"It's going to be more responsibility for the banks to come into compliance," Burwitz said. "Unfortunately, it will add cost to the overall product. It will probably cost borrowers higher dollars, and checking accounts may see some changes."
Staying up to date with the new rules is easy enough for the large, money center banks, because they can have a staff person whose job is to ensure the institution is following each new law's requirements, Burwitz said.
"Small banks, you're wearing about four or five hats on top of everything else," he said.
Some banks smaller than American Bank may have trouble juggling it all, Burwitz said.
"I don't know how smaller community banks are going to handle this down the road," he said. "I don't know how they can keep track of all the new regulations and procedures and still try to do banking and keep in compliance."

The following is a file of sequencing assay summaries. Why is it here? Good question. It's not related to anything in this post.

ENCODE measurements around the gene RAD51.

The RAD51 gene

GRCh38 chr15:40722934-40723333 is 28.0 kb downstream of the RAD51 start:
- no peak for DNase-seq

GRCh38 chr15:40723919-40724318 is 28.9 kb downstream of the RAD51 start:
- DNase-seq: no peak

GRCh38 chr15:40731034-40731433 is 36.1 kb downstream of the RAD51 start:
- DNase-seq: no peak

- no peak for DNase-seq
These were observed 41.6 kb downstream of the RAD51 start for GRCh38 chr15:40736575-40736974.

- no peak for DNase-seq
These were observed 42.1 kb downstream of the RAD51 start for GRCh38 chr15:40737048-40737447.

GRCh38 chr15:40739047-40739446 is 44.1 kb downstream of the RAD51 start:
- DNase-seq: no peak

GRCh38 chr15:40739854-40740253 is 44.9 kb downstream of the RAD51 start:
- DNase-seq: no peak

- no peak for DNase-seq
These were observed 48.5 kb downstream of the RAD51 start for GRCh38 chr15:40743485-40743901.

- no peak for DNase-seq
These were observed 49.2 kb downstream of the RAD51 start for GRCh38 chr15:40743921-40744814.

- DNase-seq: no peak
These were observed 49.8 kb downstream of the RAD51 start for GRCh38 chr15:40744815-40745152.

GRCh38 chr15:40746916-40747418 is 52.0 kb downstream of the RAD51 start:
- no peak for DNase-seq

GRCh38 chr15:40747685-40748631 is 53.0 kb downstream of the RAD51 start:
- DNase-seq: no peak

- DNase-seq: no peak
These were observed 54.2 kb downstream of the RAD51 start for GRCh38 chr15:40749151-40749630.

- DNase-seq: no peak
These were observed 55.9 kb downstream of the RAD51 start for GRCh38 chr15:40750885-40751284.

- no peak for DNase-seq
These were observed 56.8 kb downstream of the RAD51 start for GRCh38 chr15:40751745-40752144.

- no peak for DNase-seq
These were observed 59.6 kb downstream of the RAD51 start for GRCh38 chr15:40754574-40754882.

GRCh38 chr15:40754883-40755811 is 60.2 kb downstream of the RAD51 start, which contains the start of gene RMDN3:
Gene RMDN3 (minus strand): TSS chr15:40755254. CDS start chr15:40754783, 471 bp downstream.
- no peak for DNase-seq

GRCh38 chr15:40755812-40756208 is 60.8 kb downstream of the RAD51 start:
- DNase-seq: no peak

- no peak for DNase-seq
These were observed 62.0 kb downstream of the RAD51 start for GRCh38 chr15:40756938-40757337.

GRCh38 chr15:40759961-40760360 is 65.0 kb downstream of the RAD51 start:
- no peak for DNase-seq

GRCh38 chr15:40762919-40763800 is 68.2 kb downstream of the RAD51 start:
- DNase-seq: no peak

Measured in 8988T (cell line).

Will the Dodd-Frank Act and other government action prevent the U.S. from having to bail out banks that are "too big to fail" in the future?
"It all depends if the examiners are able to somehow influence those banks. I don't know if they've made a lot of headway," Burwitz said.
That's something we'll see over time, he said.
Burwitz isn't the only local banker who is eyeing the trickle-down effect of new regulations.
"The federal government has written legislation that would keep large investment banks from taking excessive risks that can have a negative impact on our national economy," said Matt Ahlers, Primebank president and CEO. "An unfortunate byproduct of the federal legislation is the creation of additional compliance issues for community banks. Primebank has worked very hard to limit the impact our customers see from the additional regulation."